According to the statistics, 1 in 4 people in your congregation is affected by mental illness. Mental illnesses are found in people from all walks of life; it doesn’t discriminate. Stigma keeps people from sharing their experiences with their illness, and the church is often silent in its support and care.

In the ancient western world people believed ‘evil spirits’ flew around and possessed people.  In the 4th Century, when Christians established the first hospitals, people with mental illness were included among those who were cared for along with other types of illness. Yet as time passed, the perception that people with mental illness were possessed by demons “led to widespread persecution, including burning and torture alongside those accused of witchcraft.”[1]

As people such as Martin Luther, John of the Cross and Abraham Lincoln identified in their writings that they suffered from symptoms we identify as depression, the perspective that mental illness was caused by demon possession began to decline. And yet the care for individuals with severe mental health issues moved from the home to hospitals. Many living with mental illness could be found in jails and the ‘poor house.’

By the late 1800s, in spite of institutions developed with humane protocols and moral treatment, the prevention and development of chronic mental illness continued. The response was for each state to build institutions to house chronic patients.  These state-run institutions were not well funded for the long term and by the mid 1980s the number of individuals living in state-sponsored facilities was almost 1/3 of what it had been from its peak in the 1950s. As the institutions were dismantled, more outpatient mental health services were expected in communities. But the burden on communities to care for people with chronic mental health concerns has been greater than their capacity to do so.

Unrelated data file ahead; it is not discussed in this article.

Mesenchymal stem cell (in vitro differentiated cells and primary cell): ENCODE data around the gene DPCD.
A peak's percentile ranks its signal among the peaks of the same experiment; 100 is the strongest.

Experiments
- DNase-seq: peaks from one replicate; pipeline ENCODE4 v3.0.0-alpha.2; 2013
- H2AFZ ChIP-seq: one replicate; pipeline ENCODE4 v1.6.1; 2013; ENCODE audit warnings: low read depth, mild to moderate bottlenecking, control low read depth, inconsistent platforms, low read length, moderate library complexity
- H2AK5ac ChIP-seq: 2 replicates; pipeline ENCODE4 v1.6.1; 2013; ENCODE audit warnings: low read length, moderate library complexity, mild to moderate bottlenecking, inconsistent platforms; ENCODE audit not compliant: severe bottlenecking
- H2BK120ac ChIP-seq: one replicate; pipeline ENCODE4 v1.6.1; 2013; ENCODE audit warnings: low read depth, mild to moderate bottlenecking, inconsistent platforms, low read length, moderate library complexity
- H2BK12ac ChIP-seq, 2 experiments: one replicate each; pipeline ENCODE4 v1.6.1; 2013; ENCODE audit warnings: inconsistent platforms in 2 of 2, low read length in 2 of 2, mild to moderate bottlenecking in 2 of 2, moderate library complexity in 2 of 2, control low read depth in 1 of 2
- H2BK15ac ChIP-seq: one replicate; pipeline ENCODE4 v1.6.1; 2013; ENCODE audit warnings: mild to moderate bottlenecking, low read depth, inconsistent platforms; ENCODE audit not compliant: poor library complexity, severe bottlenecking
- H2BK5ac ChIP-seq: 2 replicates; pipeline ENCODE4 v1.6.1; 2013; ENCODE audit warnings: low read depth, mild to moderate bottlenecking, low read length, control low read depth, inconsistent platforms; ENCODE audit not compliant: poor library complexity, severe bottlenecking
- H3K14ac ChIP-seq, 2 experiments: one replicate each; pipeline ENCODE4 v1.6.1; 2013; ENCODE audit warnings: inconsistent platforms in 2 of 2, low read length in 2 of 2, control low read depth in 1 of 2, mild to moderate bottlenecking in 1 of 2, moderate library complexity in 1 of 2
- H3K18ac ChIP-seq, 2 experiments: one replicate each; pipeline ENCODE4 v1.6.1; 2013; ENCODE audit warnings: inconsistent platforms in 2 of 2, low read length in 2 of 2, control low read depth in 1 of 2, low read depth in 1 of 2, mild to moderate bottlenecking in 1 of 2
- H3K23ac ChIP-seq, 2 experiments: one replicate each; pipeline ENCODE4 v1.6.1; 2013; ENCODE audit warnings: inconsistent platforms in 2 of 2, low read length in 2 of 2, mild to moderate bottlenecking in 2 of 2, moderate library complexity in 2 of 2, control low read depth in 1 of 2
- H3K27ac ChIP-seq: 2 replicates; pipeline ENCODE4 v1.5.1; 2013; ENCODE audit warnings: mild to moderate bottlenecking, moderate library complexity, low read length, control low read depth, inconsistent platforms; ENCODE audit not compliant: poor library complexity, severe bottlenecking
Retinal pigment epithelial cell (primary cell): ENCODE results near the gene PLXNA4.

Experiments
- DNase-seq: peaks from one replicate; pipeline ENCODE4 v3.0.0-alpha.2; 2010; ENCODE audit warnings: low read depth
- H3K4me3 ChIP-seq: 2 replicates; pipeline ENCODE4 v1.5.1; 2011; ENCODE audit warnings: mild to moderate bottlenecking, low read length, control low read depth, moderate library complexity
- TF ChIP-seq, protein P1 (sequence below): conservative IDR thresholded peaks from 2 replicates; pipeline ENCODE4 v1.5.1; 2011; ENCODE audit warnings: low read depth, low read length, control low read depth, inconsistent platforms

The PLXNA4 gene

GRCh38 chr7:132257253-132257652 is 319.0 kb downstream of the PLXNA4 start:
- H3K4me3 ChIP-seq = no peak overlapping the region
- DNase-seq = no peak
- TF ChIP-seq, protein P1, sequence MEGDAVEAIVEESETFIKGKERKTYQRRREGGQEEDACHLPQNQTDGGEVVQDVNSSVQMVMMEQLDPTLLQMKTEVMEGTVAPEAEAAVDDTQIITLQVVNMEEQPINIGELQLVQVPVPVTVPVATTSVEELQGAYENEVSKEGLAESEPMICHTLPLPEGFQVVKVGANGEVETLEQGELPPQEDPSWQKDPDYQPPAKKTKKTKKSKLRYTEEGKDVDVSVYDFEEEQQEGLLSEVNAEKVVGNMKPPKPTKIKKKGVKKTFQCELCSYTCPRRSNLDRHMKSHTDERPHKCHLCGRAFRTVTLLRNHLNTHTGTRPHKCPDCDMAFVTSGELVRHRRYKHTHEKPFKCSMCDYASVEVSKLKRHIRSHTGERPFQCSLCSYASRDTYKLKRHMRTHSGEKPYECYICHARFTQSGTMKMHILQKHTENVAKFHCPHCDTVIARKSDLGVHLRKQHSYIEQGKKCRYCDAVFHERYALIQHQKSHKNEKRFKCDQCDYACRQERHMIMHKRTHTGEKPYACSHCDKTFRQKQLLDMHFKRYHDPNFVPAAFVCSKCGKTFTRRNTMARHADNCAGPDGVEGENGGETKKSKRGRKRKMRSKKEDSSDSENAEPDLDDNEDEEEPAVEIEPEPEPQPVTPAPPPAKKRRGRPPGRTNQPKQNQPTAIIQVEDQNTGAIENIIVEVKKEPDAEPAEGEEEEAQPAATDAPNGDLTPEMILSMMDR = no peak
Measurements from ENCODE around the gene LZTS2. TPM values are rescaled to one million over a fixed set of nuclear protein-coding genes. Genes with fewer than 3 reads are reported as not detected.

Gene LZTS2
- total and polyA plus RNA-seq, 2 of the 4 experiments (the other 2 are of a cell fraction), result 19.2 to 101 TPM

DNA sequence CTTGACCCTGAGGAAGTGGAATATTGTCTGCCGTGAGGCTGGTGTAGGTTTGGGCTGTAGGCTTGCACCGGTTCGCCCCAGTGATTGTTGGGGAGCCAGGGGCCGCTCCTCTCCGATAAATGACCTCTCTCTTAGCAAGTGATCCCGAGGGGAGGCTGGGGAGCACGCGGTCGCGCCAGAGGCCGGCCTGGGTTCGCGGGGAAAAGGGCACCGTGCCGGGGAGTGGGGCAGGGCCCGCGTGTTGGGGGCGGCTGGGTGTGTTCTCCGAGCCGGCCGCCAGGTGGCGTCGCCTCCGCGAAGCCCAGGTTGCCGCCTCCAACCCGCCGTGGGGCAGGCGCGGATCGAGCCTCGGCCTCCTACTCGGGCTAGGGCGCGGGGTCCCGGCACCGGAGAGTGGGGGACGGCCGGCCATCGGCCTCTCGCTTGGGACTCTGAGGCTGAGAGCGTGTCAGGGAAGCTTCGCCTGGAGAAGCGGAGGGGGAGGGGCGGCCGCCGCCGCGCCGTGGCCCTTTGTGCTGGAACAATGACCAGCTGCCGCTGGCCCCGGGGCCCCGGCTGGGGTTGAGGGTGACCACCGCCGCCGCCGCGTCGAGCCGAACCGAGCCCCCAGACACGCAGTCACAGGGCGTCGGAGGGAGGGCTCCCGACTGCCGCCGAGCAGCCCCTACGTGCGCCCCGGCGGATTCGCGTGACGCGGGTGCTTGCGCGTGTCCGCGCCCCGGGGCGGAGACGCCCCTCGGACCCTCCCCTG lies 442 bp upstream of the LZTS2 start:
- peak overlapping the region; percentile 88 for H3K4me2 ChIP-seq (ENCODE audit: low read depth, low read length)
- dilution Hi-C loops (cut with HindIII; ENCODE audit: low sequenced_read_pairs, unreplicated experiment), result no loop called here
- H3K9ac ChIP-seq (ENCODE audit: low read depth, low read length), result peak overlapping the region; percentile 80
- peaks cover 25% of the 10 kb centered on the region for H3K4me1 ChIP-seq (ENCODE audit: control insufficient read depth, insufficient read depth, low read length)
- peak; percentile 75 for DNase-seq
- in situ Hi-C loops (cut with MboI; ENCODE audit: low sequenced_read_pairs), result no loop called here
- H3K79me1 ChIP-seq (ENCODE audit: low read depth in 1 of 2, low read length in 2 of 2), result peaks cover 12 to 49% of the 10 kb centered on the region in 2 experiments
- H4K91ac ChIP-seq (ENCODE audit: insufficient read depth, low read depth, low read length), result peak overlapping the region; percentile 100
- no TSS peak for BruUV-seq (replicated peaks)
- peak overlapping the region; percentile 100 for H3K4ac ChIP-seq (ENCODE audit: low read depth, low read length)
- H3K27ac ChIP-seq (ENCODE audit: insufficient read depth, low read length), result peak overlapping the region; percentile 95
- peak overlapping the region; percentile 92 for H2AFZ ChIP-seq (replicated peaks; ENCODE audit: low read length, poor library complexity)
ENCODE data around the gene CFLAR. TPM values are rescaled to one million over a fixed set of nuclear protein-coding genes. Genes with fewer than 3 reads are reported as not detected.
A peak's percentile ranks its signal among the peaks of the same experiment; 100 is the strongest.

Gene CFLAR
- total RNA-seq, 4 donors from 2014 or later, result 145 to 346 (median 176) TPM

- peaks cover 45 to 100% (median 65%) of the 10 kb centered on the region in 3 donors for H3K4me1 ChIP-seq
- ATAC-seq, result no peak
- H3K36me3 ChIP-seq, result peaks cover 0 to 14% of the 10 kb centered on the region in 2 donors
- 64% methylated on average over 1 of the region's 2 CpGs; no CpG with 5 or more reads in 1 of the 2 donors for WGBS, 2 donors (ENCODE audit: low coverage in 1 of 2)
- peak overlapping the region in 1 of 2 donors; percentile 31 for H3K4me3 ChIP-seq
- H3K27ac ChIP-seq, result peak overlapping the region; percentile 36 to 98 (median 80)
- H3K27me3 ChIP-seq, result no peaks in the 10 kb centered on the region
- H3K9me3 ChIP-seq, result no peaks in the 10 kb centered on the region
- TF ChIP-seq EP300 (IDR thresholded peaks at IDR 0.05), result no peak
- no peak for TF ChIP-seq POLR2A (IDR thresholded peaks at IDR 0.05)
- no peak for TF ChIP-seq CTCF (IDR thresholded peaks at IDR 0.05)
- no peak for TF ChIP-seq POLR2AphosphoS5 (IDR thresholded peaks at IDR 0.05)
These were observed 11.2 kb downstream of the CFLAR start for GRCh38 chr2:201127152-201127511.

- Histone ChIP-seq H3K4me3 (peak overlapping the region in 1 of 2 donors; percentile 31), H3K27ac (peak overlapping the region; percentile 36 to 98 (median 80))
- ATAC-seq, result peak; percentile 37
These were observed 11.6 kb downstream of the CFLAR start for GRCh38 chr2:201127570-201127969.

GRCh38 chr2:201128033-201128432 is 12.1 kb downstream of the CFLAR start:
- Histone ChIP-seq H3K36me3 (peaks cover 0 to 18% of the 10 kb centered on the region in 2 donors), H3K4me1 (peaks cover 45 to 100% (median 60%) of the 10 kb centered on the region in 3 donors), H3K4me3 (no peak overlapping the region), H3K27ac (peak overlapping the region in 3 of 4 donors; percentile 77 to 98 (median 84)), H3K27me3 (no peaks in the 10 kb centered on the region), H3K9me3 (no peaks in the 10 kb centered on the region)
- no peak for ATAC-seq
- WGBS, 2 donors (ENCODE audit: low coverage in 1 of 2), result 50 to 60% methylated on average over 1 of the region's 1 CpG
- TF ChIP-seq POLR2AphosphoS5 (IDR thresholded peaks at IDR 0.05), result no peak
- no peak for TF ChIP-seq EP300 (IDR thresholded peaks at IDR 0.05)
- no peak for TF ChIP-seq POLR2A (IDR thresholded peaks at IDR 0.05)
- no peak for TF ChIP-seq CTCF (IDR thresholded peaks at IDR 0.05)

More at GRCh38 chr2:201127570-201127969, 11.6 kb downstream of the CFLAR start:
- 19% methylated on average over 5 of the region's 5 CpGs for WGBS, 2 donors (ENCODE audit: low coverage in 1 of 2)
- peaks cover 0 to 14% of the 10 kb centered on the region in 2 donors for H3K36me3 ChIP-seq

Today there are advocacy movements working within the community to provide comprehensive treatment and support for those with mental health issues. Yet the stigma remains. Popular media, misinformation, fear that mentally ill people are violent in the extreme (a statistic that is not borne out against the general population), behaviors that result in social disruption and a host of other notions all conspire to stigmatize those with mental illness.

“Live in harmony with one another; do not be haughty, but give yourselves to humble tasks; do not claim to be wiser than you are. Do not repay anyone evil for evil, but take thought for what is noble in the sight of all. If it is possible, so far as it depends on you, live peaceably with all.” [Romans 12.16-17]

What can the Church do to show we want to embrace those with mental illness? Amy Simpson in her book Troubled Minds suggests several ways the church can respond, among her suggestions are the following: Get professional help if you are struggling with mental illness. Tell your own story, if you or loved one are struggling. Educate yourself about mental illness (Some resources are listed below). Be assertive and the stigma and shame associated with mental illness. Talk about it freely. Be in relationships and be present with those living with mental illness. Exude love and acceptance.


  1. Simpson, Amy. Troubled Minds: Mental Illness and the Church’s Mission. IVP Books, Downers Grove, Illinois. 2013. p. 137.

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The Rev. Anne Reed serves as Canon for Mission in the Diocese of Southern Ohio. Contact her at